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Re: [PATCH] Add-rm-rf-as-examples-loadables-rm.c

From: Chet Ramey
Subject: Re: [PATCH] Add-rm-rf-as-examples-loadables-rm.c
Date: Tue, 1 Nov 2016 12:42:09 -0400
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On 11/1/16 11:41 AM, Tim Ruehsen wrote:

>>>   if ((dir = opendir(dirname)))
>>>     {
>>>       while ((dp = readdir(dir)))
>> Ouch.  This version has O(n^2) complexity when dealing with deep
>> hierarchies.  GNU Coreutils intentionally prefers using
>> openat()/fdopendir() and so on in order to recurse through the tree with
>> O(n) complexity instead of O(n^2).
> As Chet stated, the purpose was to speed up ./configure runs. For that I 
> can't 
> see very deeply nested directories with million of files in it.

The bottom line is to identify the problem you're trying to solve, figure
out the requirements and constraints of that problem, and solve it
efficiently.  In this case, the problem is speeding up configure, the
requirements are only those configure imposes, and the constraints are the
expected sets of files and directories to remove.  If the problem you're
solving doesn't include directory trees with millions of files in deeply
nested directories, don't waste time optimizing the case you're not going
to encounter.

>>>         {
>>>           if (*dp->d_name == '.' && (dp->d_name[1] == 0 || (dp->d_name[1]
>>>           == '.' && dp->d_name[2] == 0)))>           
>>>             continue;
>>>        fnsize = dirlen + 1 + strlen(dp->d_name) + 1;
>>>            fname = xmalloc (fnsize);
>>>            snprintf(fname, fnsize, "%s/%s", dirname, dp->d_name);
>> And here is part of the HUGE speed penalty that you get in large
>> directories.  You are mallocing a LOT of memory, and waste a LOT of work
>> since the majority of the time (while within a single directory) the
>> prefix is unchanged from the previous iteration, while in the deep
>> hierarchy; while doing everything directory-relative completely avoids
>> the need to construct ever-deeper names.
> I agree. My implementation used stack space - which should be fine for real 
> file 
> names. If in doubt, a simple heap reallocation strategy is just a few lines.
> But the purpose argument hits here as well.

I agree: if you're not going to use this implementation in a situation
where you have large directories with large numbers of files, don't worry
about that case.  Solve that problem if it becomes a problem.

The allocate-dynamic-arrays-on-the-stack trick only works for gcc and
compilers that masquerade as gcc.  If this turns out to be important, we
can wrap the dynamic array allocation in #if __GNUC__ and go from there.
Given the constraints of this problem, it may not be a big deal.

>>>            if (rm_file (fname) && force == 0)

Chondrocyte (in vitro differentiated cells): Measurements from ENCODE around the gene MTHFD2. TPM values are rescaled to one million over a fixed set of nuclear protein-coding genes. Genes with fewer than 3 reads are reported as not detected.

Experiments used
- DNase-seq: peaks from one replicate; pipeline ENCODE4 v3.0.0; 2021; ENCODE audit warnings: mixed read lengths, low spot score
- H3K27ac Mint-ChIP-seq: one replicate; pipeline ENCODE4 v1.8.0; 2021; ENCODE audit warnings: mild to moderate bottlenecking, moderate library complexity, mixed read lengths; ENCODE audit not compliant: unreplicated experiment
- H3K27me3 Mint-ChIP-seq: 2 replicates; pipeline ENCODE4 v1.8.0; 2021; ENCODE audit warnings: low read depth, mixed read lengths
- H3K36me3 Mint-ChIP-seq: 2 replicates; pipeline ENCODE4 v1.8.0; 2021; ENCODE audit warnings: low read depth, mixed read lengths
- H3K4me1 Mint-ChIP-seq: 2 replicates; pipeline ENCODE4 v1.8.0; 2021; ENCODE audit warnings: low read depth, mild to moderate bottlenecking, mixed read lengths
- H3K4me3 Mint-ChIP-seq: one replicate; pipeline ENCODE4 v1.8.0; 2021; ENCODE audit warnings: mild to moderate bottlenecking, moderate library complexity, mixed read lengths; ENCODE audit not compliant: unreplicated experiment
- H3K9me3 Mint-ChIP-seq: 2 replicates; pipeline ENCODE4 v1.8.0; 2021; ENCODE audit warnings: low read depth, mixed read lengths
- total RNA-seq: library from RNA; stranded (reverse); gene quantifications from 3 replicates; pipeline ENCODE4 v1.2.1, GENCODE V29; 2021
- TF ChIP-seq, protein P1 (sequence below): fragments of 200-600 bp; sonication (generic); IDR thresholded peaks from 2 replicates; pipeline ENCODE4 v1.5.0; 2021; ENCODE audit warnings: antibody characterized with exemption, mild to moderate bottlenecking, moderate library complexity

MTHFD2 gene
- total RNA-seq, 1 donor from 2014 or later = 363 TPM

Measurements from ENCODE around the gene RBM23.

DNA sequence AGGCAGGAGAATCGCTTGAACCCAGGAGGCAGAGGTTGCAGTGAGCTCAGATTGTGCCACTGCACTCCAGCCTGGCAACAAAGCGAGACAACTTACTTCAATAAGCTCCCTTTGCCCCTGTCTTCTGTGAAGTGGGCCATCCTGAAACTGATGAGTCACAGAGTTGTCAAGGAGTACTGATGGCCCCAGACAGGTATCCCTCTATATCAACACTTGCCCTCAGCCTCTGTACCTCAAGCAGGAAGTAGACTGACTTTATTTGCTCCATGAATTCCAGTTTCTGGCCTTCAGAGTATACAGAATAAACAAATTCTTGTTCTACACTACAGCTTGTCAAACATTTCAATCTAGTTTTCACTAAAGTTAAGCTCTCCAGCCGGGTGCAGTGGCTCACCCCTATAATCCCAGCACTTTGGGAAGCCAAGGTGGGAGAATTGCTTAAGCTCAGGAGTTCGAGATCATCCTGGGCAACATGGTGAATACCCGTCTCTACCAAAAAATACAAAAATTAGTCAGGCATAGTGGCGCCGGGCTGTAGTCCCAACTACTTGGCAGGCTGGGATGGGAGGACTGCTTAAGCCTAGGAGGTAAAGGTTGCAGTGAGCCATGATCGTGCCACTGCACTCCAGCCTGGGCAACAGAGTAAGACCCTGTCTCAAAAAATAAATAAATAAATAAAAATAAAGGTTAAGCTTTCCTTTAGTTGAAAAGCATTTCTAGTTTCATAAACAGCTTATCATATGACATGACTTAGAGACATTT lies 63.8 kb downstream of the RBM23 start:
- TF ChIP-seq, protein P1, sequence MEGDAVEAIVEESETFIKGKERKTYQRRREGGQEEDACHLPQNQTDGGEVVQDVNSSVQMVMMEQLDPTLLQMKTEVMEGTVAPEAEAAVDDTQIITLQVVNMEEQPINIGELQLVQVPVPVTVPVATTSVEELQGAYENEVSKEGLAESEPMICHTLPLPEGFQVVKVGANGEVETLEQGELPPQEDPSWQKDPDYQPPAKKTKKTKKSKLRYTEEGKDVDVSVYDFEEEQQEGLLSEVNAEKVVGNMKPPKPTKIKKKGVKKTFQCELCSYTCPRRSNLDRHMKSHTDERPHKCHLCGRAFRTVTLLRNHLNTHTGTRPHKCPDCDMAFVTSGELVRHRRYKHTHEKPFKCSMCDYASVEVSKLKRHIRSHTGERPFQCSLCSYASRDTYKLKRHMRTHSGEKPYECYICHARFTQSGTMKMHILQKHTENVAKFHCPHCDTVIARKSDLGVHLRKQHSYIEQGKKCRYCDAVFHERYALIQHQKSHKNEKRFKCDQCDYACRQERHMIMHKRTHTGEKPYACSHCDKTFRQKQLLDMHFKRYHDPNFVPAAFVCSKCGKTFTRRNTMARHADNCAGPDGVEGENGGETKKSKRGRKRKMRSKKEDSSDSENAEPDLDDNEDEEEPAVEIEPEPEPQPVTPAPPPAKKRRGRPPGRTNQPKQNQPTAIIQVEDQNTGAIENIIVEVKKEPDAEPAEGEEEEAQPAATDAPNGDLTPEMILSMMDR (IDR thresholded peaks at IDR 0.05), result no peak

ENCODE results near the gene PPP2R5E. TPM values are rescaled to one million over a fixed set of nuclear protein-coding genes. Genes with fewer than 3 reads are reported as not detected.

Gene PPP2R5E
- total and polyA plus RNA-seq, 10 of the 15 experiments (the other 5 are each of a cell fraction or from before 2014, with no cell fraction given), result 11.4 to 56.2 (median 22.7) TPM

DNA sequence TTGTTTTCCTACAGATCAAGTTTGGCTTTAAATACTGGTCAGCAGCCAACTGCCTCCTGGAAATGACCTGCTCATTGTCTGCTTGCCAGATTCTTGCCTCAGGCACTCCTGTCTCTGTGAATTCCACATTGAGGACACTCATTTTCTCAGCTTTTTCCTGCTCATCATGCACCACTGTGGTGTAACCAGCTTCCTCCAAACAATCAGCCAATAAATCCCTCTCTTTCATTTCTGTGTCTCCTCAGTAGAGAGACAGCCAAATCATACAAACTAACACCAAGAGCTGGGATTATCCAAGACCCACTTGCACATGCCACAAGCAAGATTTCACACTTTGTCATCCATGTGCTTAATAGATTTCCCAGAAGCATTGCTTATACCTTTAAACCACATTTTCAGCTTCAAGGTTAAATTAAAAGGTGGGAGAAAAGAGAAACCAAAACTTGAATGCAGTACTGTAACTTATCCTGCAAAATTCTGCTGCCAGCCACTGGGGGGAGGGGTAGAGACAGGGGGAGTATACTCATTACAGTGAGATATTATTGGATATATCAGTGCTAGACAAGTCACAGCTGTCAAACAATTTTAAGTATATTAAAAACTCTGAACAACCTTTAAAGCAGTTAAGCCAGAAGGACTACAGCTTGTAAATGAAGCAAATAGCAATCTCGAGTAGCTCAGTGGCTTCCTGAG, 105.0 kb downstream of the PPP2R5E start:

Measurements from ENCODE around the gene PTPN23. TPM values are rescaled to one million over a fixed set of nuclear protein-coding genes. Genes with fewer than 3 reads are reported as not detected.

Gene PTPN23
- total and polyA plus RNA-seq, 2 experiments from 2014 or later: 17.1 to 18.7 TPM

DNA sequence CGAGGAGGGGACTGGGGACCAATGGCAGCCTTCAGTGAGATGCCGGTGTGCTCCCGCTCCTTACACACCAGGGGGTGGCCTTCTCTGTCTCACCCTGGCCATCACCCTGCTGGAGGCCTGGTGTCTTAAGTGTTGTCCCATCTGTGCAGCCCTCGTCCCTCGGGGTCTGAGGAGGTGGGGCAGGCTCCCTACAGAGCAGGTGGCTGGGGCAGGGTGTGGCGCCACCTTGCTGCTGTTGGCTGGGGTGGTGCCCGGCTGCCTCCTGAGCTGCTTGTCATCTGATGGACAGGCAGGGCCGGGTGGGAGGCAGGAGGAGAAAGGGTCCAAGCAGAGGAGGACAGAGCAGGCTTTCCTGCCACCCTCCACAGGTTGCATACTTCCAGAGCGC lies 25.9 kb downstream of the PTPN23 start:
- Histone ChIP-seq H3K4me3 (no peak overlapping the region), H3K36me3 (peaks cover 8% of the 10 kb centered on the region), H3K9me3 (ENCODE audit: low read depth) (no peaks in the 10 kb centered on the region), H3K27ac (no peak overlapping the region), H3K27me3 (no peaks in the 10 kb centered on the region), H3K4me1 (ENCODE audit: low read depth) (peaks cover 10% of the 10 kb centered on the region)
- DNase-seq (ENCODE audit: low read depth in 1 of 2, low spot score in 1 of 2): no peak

>>>              err = 1;
>>>            free (fname);
>>>         }
>> Another speed sink - your implementation removes names in readdir()
>> order; GNU Coreutils has proven benchmark numbers that unlink()ing files
>> that are sorted by inode number is measurably faster than unlink()ing in
>> readdir() order for directories with a large number of files.  Yes, it
>> is more complex to set up the tracking structures to sort things, but it
>> pays off in the long run.

The question is whether that long run can reasonably be expected to make a
difference with this issue and whether the effort and complexity is worth
it.  I suspect that it would take more execution time to set up the extra
data structure you need to do this than to simply remove the files in the
order readdir presents them.

>> Per POSIX, 'rm -R' and 'rm -r' are identical; a couple tweaks to this
>> patch will make support for 'rm -R' work out of the box.
> Not needed for the purpose, but doesn't hurt.

Sure, that's easy enough.

>> You do NOT support the POSIX-mandated 'rm -i'.

Since configure scripts never call `rm -i', I don't see this as any kind
of problem.

> [*]
> Such a fallback on unknown options is a good thing. I simply didn't know how 
> to do that in an acceptable manner (within a loadable bash builtin). This 
> should be done for other loadables as well (e.g. 'cat'). It would serve it's 
> purpose as 'example' even better.
>>>     }
>>>   list = loptend;
>>>   if (list == 0)
>>>     return (EXECUTION_SUCCESS);
>> This does not match the behavior of GNU coreutils.  'rm' without
>> arguments prints a usage error and exits with nonzero status.  But note
>> that POSIX requires 'rm -f' without arguments to silently exit with
>> success.  POSIX only specifies the behavior of 'rm -f' without
>> arguments; with 'rm', you can do what you want (therefore you comply
>> with POSIX), but it's still nice to match what other implementations do.

Again, easy enough to do.

I totally understand the ideological purity argument Eric is making: we
only want the best solution that addresses every possible case optimally.
I'm usually cool with that.  But in this case, it seems like a little more
pragmatism is called for.

``The lyf so short, the craft so long to lerne.'' - Chaucer
                 ``Ars longa, vita brevis'' - Hippocrates
Chet Ramey, UTech, CWRU    address@hidden    http://cnswww.cns.cwru.edu/~chet/

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